urge you to include action steps that can be immediately implemented.
For far too long, opioids have ravaged communities nationwide. Fatal drug overdoses
are now the leading cause of death for Americans under 50. Death rates from the
drug and opioid epidemic now rival those of HIV/AIDS during the 1990s, with
overdoses killing more than 50,000 people a year. In the last year alone, nearly
60,000 Americans died of drug overdoses – the largest annual increase in deaths ever
recorded. At this point, it is clear that the epidemic has become a national public
In spite of these tragic statistics, the Administration is choosing to offer more
talk, and less action. We know that law enforcement alone cannot deter addiction.
The fact of the matter is that addiction, like any other chronic condition, is a
disease that requires multi-faceted treatment. Former Surgeon General (SG) Vivek
Murthy outlined recommendations for providing such multi-faceted treatment for
Americans struggling with opioid use disorder in, “Facing Addiction in America.”
This report, released in November 2016, was the first-ever Surgeon General’s Report
on Alcohol, Drugs, and Health, and was a milestone achievement to advance a broader,
federal level effort to address the opioid epidemic.
Despite this landmark report, which helped establish the scientific evidence of the
opioid epidemic, the Administration appears to be turning its back on these findings
and continues to take steps that ignore the nation’s growing drug addiction and
opioid problem. In supporting a health care policy that would strip health care
from millions, the Administration will eliminate coverage for millions of Americans
with substance use disorders who now have access to medication and treatment. This
comes on the heels of the Administration’s recent budget proposal, which proposes
cutting nearly $400 million in funding for drug and mental health programs under the
Substance Abuse and Mental Health Services Administration (SAMHSA). Finally, during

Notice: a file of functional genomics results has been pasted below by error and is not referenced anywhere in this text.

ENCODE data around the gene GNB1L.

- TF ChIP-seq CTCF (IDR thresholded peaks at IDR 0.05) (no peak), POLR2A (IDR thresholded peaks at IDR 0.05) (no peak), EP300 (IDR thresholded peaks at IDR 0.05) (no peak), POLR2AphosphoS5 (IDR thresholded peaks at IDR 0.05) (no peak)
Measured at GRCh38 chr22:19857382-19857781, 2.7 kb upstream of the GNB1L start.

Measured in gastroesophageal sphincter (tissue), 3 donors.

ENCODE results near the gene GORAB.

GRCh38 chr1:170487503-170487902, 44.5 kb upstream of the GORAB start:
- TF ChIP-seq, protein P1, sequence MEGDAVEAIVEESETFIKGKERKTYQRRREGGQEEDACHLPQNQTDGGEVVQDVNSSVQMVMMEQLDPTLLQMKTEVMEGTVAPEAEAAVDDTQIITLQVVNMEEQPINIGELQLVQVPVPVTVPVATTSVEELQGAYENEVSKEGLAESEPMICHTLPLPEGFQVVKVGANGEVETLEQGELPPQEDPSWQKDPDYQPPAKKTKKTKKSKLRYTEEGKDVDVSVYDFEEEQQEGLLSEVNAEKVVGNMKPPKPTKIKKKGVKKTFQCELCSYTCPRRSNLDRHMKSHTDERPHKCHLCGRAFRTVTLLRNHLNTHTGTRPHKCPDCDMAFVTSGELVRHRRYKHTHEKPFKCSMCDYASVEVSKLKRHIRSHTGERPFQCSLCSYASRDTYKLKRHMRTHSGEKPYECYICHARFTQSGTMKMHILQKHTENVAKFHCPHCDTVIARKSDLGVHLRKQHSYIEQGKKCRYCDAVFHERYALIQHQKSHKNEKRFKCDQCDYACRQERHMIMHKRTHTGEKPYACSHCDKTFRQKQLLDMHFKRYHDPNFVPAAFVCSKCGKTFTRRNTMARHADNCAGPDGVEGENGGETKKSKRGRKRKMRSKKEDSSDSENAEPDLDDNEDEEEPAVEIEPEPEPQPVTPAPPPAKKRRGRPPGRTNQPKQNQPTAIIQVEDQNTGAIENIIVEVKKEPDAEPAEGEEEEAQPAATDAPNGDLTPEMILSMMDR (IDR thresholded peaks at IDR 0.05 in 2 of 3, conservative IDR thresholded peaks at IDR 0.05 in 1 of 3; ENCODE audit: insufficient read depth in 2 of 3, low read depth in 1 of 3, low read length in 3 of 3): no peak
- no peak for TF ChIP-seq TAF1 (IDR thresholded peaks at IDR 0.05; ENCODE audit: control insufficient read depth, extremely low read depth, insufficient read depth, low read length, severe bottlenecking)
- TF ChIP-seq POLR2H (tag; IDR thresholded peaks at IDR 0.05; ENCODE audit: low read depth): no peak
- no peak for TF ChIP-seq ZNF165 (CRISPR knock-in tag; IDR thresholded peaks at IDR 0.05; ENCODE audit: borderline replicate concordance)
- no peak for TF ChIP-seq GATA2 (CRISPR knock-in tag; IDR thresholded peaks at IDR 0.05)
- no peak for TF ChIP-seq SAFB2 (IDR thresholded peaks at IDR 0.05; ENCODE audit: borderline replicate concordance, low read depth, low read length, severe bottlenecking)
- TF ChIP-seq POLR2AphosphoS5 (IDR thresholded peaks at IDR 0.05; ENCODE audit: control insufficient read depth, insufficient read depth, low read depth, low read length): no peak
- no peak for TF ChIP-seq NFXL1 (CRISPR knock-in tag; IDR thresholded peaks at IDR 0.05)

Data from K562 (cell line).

his opioid epidemic “listening tour” across the nation, Secretary of the Department
of Health and Human Services (HHS), Tom Price, voiced skepticism about the value of
medication-assisted treatment (MAT) in effectively managing opioid use disorders.
Rather, he vouched for methods that would “cure” people of their opioid addiction.
Such rhetoric is archaic and out of line with the well-accepted fact that opioid
addiction may require life-long management as a chronic condition.
At the same time that the White House is pushing these devastating cuts, the
Department of Justice has chosen to ignore the fact that addiction is a public
health disease, choosing instead to treat it solely as a criminal justice issue.
This approach fails to take into account the realities of addiction and the need to
treat the disease rather than punish the individual. History teaches us that a
punitive one-size fits all approach is ineffective. Instead of wasting limited
resources on seeking punitive measures for low-level offenders, we should
concentrate our efforts on the kingpins who are responsible for putting this poison
out on the streets.
It is well past time we treat SUDs as a public health emergency. This means ending
the attack on access to health care, providing necessary resources to initiatives,
and grounding our efforts in hard evidence that will expand access to proven methods
such as MAT. According to the report issued by SG Murthy, these treatments meet the
highest standard of clinical evidence for safety and efficacy. It also means
strengthening community-based prevention programs designed to stop drug use before
it starts, and harm reduction programs, which are proven to reduce stigma and
decrease the risks associated with SUDs. Furthermore, it includes supporting the
resources and staff necessary to carry out the 21st Century Cures and the
Comprehensive Addiction and Recovery Acts (CARA), two laws recently passed by
Congress to help ensure strong investments in research, recovery and appropriate
intervention measures. We urge the Commission to use these existing solutions as a
starting point for taking immediate action to address the opioid crisis.
We must act now. For the millions of Americans currently suffering from addiction
or abuse, another day could be a matter of life or death. They cannot afford to wait
for the Commission to finish, yet another report, before action is taken. We stand
ready to work with our Republican colleagues here in Congress on productive
solutions that could provide immediate relief. The American people need coordinated
action and investment in proven solutions now.
Charles E. Schumer
Chris Van Hollen
CC: Governor Christie